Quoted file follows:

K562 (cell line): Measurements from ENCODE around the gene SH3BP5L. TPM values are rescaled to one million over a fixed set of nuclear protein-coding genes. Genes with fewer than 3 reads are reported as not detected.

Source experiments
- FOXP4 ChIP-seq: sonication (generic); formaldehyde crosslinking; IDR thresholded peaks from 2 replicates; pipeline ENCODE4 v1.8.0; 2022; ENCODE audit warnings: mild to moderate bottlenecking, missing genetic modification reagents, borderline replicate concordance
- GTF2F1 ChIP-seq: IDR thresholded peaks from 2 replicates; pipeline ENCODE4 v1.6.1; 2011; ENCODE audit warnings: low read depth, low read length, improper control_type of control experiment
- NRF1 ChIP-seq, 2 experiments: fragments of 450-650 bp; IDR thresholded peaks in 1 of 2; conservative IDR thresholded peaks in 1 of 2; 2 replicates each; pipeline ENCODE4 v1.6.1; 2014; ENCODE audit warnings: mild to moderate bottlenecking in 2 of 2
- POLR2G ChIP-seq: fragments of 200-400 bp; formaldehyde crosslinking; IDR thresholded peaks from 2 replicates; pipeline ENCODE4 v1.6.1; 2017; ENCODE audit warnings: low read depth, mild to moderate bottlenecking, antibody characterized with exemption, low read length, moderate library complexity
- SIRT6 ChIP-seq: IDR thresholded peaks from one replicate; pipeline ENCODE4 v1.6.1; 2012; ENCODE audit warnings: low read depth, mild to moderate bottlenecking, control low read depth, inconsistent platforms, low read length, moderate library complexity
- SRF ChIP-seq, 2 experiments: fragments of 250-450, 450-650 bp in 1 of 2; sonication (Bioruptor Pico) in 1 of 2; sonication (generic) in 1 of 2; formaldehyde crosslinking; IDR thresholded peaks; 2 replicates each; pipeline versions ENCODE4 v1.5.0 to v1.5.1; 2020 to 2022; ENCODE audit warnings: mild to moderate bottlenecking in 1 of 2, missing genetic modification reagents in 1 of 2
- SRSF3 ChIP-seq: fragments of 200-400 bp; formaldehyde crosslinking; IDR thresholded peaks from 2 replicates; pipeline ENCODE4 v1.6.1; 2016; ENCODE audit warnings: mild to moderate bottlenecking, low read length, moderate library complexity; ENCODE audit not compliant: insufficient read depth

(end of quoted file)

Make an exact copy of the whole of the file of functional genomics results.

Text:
K562 (cell line): Measurements from ENCODE around the gene SH3BP5L. TPM values are rescaled to one million over a fixed set of nuclear protein-coding genes. Genes with fewer than 3 reads are reported as not detected.

Source experiments
- FOXP4 ChIP-seq: sonication (generic); formaldehyde crosslinking; IDR thresholded peaks from 2 replicates; pipeline ENCODE4 v1.8.0; 2022; ENCODE audit warnings: mild to moderate bottlenecking, missing genetic modification reagents, borderline replicate concordance
- GTF2F1 ChIP-seq: IDR thresholded peaks from 2 replicates; pipeline ENCODE4 v1.6.1; 2011; ENCODE audit warnings: low read depth, low read length, improper control_type of control experiment
- NRF1 ChIP-seq, 2 experiments: fragments of 450-650 bp; IDR thresholded peaks in 1 of 2; conservative IDR thresholded peaks in 1 of 2; 2 replicates each; pipeline ENCODE4 v1.6.1; 2014; ENCODE audit warnings: mild to moderate bottlenecking in 2 of 2
- POLR2G ChIP-seq: fragments of 200-400 bp; formaldehyde crosslinking; IDR thresholded peaks from 2 replicates; pipeline ENCODE4 v1.6.1; 2017; ENCODE audit warnings: low read depth, mild to moderate bottlenecking, antibody characterized with exemption, low read length, moderate library complexity
- SIRT6 ChIP-seq: IDR thresholded peaks from one replicate; pipeline ENCODE4 v1.6.1; 2012; ENCODE audit warnings: low read depth, mild to moderate bottlenecking, control low read depth, inconsistent platforms, low read length, moderate library complexity
- SRF ChIP-seq, 2 experiments: fragments of 250-450, 450-650 bp in 1 of 2; sonication (Bioruptor Pico) in 1 of 2; sonication (generic) in 1 of 2; formaldehyde crosslinking; IDR thresholded peaks; 2 replicates each; pipeline versions ENCODE4 v1.5.0 to v1.5.1; 2020 to 2022; ENCODE audit warnings: mild to moderate bottlenecking in 1 of 2, missing genetic modification reagents in 1 of 2
- SRSF3 ChIP-seq: fragments of 200-400 bp; formaldehyde crosslinking; IDR thresholded peaks from 2 replicates; pipeline ENCODE4 v1.6.1; 2016; ENCODE audit warnings: mild to moderate bottlenecking, low read length, moderate library complexity; ENCODE audit not compliant: insufficient read depth